Good luck, Deborah. I hope you make time for your novel, especially, as you say, you’re experiencing some urgency to get back to it. I’m supporting you in making the time.

  2. Judy, I love finding hidden treasures in my old journals too. It’s like using found objects in my artwork. Pull them out, polish them up and re-purpose!

    • Thanks for commenting, Jill. I love the surprises, too. Most of the time. And even if it turns out to be just a fling instead of deep love, it can still be an adventure. It’s all copy, as we’ve been told.

  3. Thanks, Judy, for being my Writer Camp companion. I’m glad we both got good work done.

    • And more to come, Rick. Thank you. (PS I finished that story today–sunday. At least I think; I hope. We’ll see.)

  4. The revision? How about experiencing a phenomenon as radical as meeting someone new who reminded you of someone you might have known, but turns out to be you. The phenomenon doesn’t happen every time, only enough to walk into a “revision” with anticipation, not dread, but walking into something simply unknown–as into Rod Serling’s The Twilight Zone. I don’t remember the film but it starred Fred McMurray and was produced in the generation of the Film Noir, a genre that always led you into the unknown, whether or not you thought it quite ordinary. I remember McMurray driving alone at night then realizing he was driving not in the present, but in/into the past. The only referent was the car and the person how was driving it.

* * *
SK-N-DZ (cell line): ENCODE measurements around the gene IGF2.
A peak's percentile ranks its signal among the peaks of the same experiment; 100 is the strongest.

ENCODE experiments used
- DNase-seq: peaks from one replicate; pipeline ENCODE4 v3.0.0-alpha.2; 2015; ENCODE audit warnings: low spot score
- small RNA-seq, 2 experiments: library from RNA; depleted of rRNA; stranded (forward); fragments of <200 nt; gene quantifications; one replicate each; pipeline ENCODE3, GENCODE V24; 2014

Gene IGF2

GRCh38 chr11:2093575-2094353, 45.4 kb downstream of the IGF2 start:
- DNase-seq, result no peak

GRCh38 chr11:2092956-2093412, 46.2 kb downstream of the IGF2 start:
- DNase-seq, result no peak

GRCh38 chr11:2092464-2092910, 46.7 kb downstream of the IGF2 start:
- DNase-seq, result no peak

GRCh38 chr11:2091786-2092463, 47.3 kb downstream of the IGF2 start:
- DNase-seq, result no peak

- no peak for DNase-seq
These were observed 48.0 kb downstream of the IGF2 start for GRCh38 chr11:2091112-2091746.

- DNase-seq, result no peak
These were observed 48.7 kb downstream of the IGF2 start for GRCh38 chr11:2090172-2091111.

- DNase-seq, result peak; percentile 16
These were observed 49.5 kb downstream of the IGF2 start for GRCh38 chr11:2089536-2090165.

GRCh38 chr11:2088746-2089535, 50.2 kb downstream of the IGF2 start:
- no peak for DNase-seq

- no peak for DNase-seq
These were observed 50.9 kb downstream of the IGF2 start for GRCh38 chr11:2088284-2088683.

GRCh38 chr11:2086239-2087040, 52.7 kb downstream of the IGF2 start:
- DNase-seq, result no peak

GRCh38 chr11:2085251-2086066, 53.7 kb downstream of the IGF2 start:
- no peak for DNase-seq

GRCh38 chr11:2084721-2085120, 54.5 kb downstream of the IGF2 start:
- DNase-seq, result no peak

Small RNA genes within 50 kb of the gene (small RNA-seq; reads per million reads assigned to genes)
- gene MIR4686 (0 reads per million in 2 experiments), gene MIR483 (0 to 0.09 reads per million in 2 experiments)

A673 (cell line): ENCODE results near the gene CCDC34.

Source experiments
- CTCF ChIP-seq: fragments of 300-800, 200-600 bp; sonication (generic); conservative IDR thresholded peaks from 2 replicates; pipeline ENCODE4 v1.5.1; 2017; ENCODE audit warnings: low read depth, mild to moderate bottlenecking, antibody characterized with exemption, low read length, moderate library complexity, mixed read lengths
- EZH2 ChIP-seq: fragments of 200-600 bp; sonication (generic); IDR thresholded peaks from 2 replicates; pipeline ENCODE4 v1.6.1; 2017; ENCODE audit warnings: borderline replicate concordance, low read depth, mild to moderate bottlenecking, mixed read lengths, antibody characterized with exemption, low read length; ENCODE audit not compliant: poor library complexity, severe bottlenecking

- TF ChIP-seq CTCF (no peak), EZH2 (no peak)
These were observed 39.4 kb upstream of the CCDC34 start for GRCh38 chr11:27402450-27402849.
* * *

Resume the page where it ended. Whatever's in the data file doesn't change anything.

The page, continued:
Taking on a revision is much like McMurray driving a car in the present, but knowing full well that he is also driving (diving) into the past and into a dark, stormy night. That sounds sort of spooky, but then I like the challenge of a dark night. I survive them.

    • Hi Don, Thanks for writing about your experience in re-visioning. I dont’ remember that particular Fred McMurray film, but I sure do like the image. And doesn’t it feel like that? I hope not all your nights are dark and stormy. I hope you get a full moon some of those nights, and sometimes a glimpse of the Milky Way. Keep writing! (I know you will)

  5. Revisioning. Oh yes. I deleted the novel I wrote for 30 years and then wrote seriously for another two where I managed to get a whole 20K words. Then I stormed heaven: You gave me this great gift. Now I need for you to tell me what to use it for.

    On an evening I thought I was looking for photos I reached into my pile and took out a disk that was used and could not be changed. You couldn’t clear a ms. and then put it back on the disk in other words. My old novel was on there.

    It pulled.

    So I formatted a new novel. I was writing away using the same hills, the same town, same story without the ghosts in it (they got so bored they left anyway). Next thing I know there is a knocking on the screen and it’s the old characters wanting a new job. Dog too. They fit.

    It’s two years later. The words flowed although I took too many lazy breaks like weeks at a time. The old novel has no bearing on this one, no relation, only the characters. The novel is done and a sequel is in progress. So is the agent hunt. Scary part. They make you wait and I have no patience whatsoever.

    It taught me to take my time and explore and to fully develop what I say instead of rushing to the next topic. And to completely finish the chapter in progress before going on to the next sequential one.

    Yes that is a re vision.

    • Hey Linda, I’m amazed that old disk still worked in your computer. What a gift! I guess those characters already lived the first story and wanted to have another life. You gave it to them. Sending all kinds of good luck with the agent search. I know you’ll keep us posted.